12°. 60 pp., , contemporary binding with hand printed boards and cloth spine (used condition, stamps on the front free endpapers, on the title page and in white margins, old signature on the title page, title page and sporadic pages reinforced on the inner side, two pages with tears in the inner white margin, minor staining in the margins).
A pocket book in German language with an attractive hand-made partly stenciled binding, signed with initials ASNAB and dated October 2nd, ‘43, was owned by a German soldier, possibly fighting in North Africa, who was imprisoned at the POW camp in Colorado.
The book bears a stamp of the POW camp in Trinidad, Colorado, marking it as a private property, a censorship stamp of the camp, a later stamp by Collegium Academicum Heidelberg and a stamp of deaccessioning. Collegium Academicum in Heidelberg was founded in 1945 and encouraged the young German men, previously the members of the Nazi party, to gain education in sciences after the war.
The novel on a girl, who enters a service disguised as a page to the Swedish king Gustav I. Adolf during the Thirty Years’ War was first published in 1882. This edition was published in 1942 especially to be read by the soldiers on the battlefields.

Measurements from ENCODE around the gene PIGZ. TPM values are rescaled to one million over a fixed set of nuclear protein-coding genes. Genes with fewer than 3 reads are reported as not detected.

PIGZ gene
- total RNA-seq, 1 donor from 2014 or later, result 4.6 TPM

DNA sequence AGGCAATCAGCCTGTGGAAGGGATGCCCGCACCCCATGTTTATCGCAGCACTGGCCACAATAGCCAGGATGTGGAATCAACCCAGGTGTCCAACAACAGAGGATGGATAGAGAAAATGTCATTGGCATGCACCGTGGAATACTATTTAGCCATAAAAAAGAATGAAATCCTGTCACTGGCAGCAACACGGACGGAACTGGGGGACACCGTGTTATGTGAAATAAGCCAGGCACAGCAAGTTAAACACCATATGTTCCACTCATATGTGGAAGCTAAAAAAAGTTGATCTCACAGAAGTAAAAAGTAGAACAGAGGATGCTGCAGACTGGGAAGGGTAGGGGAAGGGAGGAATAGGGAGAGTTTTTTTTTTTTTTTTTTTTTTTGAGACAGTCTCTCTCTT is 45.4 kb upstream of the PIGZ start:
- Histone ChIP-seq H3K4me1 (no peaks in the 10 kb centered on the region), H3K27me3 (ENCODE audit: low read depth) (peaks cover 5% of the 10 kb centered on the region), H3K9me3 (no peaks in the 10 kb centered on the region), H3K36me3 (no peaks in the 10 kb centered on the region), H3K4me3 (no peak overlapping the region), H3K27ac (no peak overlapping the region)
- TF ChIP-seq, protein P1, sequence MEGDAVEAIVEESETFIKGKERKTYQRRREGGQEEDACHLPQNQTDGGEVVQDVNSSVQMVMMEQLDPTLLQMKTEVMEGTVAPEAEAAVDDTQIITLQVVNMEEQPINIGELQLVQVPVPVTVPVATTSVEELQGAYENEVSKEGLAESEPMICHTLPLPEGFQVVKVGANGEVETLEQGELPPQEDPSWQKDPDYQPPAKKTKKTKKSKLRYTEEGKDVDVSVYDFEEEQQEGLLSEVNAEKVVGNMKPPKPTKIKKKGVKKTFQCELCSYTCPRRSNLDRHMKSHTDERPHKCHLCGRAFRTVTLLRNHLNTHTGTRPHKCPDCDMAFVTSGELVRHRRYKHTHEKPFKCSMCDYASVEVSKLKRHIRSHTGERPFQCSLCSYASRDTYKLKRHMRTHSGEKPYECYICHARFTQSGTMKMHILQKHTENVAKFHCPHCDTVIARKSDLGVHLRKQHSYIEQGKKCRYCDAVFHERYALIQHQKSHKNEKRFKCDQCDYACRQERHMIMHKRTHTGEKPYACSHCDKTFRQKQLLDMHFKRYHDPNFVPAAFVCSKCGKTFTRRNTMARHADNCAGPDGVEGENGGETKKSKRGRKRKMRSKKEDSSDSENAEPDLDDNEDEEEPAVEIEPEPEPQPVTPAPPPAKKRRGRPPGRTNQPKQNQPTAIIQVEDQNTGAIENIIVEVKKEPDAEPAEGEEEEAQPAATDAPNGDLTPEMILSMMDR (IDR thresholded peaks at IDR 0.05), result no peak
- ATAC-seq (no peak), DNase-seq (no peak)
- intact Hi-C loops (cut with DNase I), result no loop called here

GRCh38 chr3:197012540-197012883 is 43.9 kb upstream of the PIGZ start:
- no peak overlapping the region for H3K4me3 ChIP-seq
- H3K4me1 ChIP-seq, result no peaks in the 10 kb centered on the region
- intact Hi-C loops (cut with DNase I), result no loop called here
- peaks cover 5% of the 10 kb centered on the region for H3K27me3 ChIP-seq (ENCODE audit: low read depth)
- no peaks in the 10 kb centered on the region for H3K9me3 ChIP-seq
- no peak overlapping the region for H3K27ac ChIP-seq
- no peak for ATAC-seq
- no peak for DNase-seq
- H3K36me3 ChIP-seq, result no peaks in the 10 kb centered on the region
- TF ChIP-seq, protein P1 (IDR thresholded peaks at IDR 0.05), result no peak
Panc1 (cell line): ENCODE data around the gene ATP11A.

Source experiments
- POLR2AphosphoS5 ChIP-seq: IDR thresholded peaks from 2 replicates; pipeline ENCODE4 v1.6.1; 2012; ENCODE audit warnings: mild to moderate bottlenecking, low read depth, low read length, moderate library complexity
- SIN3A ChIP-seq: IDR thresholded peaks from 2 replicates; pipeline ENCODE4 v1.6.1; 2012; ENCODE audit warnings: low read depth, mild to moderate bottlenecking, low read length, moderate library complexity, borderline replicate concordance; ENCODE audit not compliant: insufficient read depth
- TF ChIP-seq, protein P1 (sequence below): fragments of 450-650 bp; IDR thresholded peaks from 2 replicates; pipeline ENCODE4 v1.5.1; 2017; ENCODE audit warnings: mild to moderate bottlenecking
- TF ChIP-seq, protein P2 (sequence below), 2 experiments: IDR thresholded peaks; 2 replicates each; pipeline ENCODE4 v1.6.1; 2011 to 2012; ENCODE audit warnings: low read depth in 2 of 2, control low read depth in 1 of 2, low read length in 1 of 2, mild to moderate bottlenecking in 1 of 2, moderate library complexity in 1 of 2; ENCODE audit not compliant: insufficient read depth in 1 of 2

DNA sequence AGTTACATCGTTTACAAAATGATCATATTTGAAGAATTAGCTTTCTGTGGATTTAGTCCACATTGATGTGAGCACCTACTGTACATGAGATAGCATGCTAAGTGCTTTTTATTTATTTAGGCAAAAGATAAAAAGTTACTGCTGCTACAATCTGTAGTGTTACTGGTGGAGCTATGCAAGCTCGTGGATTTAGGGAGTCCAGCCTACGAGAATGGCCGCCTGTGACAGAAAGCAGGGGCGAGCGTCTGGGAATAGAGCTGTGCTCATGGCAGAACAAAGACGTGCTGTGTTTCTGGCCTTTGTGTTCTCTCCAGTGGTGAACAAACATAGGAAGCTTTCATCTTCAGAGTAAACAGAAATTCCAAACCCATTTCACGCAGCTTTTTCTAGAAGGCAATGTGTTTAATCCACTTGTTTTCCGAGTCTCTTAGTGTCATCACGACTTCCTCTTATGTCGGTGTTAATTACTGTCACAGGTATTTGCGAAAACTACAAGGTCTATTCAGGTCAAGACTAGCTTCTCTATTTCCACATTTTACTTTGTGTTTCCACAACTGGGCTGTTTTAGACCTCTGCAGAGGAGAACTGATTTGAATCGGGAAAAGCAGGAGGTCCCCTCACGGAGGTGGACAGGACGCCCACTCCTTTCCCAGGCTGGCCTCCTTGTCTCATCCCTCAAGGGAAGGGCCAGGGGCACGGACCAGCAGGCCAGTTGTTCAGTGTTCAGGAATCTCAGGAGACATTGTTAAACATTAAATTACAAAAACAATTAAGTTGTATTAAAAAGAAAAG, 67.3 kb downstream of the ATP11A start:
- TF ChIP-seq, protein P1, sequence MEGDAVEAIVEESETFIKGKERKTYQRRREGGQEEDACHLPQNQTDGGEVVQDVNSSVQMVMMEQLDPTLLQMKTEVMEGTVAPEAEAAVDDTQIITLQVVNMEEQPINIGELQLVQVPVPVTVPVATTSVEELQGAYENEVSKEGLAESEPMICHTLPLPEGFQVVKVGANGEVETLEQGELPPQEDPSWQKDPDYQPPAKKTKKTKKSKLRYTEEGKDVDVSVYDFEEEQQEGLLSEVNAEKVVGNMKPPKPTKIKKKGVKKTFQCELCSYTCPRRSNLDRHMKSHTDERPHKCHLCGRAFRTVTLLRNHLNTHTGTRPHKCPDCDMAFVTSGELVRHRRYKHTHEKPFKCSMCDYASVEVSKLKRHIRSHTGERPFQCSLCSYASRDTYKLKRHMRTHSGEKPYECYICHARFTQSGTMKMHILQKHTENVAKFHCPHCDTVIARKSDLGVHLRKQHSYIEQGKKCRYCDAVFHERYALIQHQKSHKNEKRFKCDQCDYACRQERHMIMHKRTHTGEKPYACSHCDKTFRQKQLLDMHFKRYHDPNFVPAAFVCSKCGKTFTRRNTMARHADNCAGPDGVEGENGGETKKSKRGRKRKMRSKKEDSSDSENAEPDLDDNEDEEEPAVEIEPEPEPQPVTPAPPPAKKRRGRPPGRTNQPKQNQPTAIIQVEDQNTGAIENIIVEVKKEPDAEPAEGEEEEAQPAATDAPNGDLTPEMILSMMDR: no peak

The popular publishing house Reclam from Leipzig, still known for its pocket books, developed already during WWI a special war series, called Feldpostausgabe, which could be practically transported as a travel library in a box on the battlefield. In the WWII they repeated the series, which also included this book.
Colorado POW Camps
During World War II approximately 425,000 Axis POWs were held in the United States, housed in 175 main camps and 511 satellite facilities. The POW Camp system was administered by the U.S. Army Provost Marshal General’s Office, which sensibly elected to place most of the camps in largely rural interior states, to lessen the chance of successful escape. Moreover, the absence of many American men of fighting age from the scene resulted in these largely agrarian states suffering severe labour shortages; it was hoped that the POWs could ameliorate this problem.
Naturally, Colorado was one of the key host states, home to 43 POW camps. Most of the Colorado camps were scattered along the foot of the Front Range, near both major transport routes and agricultural areas.
Most of the prisoners in Trinidad were former members of the Rommel’s Afrika Korps. The camp encouraged cultural events and reading among the prisoners, many of which came from the German upper class and were well educated.